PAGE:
Do you know how to properly delegate work? Part 1

23 Apr

Delegation is a process, not a one-off activity, and it needs to be done well to ensure success. The steps of the process are set out below.

The amount of your time and the level of formality you apply to each step will depend on a number of factors: the nature of the task to be delegated, how critical it is and the level of experience of the person carrying it out. The key point is that you need to include all the steps to ensure success.

Step 1: Define the task

Make sure that you have a clear idea in your own mind about what it is you want done. It should meet the criteria for delegation.

Part of the definition of the task should be to identify the actual customer of the task, internal or external, and decide what a successfully completed task would mean to them.

Step 2: Choose the person

If the person to whom you are delegating a task needs any training, make sure it’s in place before they start.

Step 3: Agree objectives and scope

You need to explain what the job is and why you are delegating it to this person because you want to ensure that the person is enthusiastic and motivated to take on this work, and will not see it as just another task to add to their already lengthy to-do list. 

You might also want to use the SMART way of agreeing objectives:

Specific – it is very easy to give vague instructions that can be misinterpreted. Give clear guidance and agree together what the scope of the work is and what it isn’t. Are you giving them authority to act, to make decisions, to spend money, or what? It is essential to agree all of this in advance. Ensure understanding by getting feedback from the other person on what they think they have been asked to do.

Measurable – how will you measure success? Both of you need to understand what the success criteria are. Think about success in terms of benefits also, and what these mean to the task’s customer, rather than just looking to the technical result.

Agreed – make sure that you both agree about all aspects of the task. People cannot be held responsible for something to which they have not agreed and they will be more committed if they have been allowed to contribute to its set up.

Realistic – this might seem obvious, but many people are given unreasonable targets or inadequate budgets. Set your people up for success, not failure. They may need resources – budget, equipment, other people’s time. Whatever they need, it’s your responsibility to make sure that it’s available.

Time-bound – be clear about when things must be completed (both intermediate and final deliverables).

You may also need to inform others that you are delegating this work to this person. These others might include your boss, your peers and/or your customers. Pay particular attention to any internal politics or difficult situations that might be relevant.

Help your delegate to understand how this task fits into the bigger picture of the organisational goals and mission. This will give them a better sense of why it is important. Don’t just assume that they will know this. If relevant, explain what recognition will be achieved on successful completion of the task.

Step 4: Deal with any concerns or objections

  • Ensure they answer yes to the following questions:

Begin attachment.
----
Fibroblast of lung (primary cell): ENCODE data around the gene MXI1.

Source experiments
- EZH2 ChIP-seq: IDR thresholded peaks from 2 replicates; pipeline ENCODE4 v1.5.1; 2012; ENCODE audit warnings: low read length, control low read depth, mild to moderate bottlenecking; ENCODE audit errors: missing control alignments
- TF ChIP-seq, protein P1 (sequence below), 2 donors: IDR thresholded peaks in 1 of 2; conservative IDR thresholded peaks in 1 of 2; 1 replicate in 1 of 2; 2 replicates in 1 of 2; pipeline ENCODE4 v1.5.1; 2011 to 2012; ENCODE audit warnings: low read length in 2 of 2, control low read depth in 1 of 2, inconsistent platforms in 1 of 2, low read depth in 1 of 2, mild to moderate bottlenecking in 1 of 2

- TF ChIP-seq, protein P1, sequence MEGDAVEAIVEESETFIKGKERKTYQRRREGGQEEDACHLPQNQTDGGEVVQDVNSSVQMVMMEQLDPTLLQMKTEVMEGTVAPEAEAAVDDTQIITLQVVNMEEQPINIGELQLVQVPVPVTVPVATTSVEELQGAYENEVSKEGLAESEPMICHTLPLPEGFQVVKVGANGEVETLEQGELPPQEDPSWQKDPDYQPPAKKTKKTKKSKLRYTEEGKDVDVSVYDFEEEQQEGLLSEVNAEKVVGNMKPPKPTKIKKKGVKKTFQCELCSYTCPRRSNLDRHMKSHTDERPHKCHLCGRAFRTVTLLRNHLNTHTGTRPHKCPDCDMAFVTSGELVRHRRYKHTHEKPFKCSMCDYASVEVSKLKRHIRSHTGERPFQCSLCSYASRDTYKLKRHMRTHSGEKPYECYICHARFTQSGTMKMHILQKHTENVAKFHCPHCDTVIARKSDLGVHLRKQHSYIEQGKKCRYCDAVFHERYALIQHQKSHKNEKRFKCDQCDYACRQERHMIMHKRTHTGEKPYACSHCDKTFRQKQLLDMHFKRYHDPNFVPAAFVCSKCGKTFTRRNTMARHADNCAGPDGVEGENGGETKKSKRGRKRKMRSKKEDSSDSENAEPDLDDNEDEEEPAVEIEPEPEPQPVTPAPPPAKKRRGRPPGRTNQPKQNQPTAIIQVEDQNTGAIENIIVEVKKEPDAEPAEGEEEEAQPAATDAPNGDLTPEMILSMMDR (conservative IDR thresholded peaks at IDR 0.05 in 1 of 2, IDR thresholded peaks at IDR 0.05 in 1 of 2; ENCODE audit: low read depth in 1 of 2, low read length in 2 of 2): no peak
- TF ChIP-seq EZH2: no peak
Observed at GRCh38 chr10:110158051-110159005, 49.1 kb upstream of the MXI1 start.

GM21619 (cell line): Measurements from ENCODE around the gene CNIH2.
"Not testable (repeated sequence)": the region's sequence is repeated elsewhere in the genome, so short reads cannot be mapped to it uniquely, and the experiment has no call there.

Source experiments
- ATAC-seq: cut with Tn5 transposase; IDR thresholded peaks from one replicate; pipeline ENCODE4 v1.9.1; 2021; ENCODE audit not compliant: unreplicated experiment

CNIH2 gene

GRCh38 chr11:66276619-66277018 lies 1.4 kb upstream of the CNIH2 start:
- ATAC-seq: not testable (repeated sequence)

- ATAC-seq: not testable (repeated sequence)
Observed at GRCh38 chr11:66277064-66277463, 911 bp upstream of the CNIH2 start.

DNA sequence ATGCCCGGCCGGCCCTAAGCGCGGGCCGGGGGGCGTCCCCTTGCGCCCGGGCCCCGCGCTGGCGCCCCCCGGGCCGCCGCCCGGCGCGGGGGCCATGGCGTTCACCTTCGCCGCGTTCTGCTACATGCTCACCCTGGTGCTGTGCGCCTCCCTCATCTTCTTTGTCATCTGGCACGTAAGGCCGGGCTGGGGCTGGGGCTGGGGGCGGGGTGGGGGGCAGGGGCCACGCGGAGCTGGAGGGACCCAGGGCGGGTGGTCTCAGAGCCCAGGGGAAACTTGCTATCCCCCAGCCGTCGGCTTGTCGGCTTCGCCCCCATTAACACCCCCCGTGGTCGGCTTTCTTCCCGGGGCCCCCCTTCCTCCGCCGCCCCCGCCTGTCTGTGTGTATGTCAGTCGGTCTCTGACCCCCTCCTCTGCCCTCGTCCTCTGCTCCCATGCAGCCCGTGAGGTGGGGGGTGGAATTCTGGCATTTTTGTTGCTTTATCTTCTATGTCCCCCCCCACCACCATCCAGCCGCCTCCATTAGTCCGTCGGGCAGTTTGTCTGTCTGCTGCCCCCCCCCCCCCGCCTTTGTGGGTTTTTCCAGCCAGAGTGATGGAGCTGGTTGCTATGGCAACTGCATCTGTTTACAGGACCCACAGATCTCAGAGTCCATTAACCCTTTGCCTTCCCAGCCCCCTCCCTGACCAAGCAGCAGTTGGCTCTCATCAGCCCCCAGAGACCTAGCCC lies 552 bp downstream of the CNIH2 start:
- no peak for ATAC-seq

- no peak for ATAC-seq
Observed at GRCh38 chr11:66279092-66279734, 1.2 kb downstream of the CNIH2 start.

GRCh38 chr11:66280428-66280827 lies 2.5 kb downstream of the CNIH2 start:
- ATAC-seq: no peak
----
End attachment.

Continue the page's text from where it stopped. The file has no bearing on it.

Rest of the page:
• Do you know what to do?
  • Do you have the resources you need?
  • Can you do it?
  • Will you deliver according to what we agreed?

Finally, when you have a yes to the first four questions ask if there is there anything else that needs to be discussed. 

In effect, you are agreeing a contract with them. It is often a good idea to ask the person to send you an email detailing what they think they have contracted to do.

You need to carry through with this step because you absolutely must know if there are any concerns or objections lurking in the background that could derail the task. These might not even be related to the task: for example, the task may require someone to do something at a certain time each day that will then stop them from using their flexitime arrangements to collect their children from school.

The key here is that it is the perception of the delegatee that is important.

If you delegate a task to someone and they end up in the panic zone, you need to alter their perceptions, as they will not be able to perform while in this state. In order to get them, in their mind, to change zones, you must either increase their perception of their competence or decrease their perception of the difficulty of the task. You have several options to consider:

  • Point out that they have done something similar before – they may not have made the connection
  • Say that they can call on help from another person who has done it before
  • Show them how to do it
  • Send them on a training course
  • Break the task into pieces they consider manageable
  • Ensure they have understood the task correctly, as they may see difficulties where there are none
  • Redefine the task in terms they understand.

If you delegate a task and the person ends up in the drone zone, there is less you can do, but these types of routine, boring task still need to be done. Try to find some way of increasing the person’s perception of the difficulty of the task, for example:

  • You can turn it into a challenge: for example, ‘Sally did this last week in two hours’
  • Give them a reward task to do once the boring job is finished
  • Have them do it in parallel with another, more demanding, task
  • Have them think about ways to change the process, improving the task
  • Delegate two people to the task and make one of them responsible, and a teacher for the other.

Post provided by People Alchemy (@peoplealchemy)

Stay tuned for Part 2 in which we will look at monitoring progress and how to support, coach and provide feedback to the delegate. 


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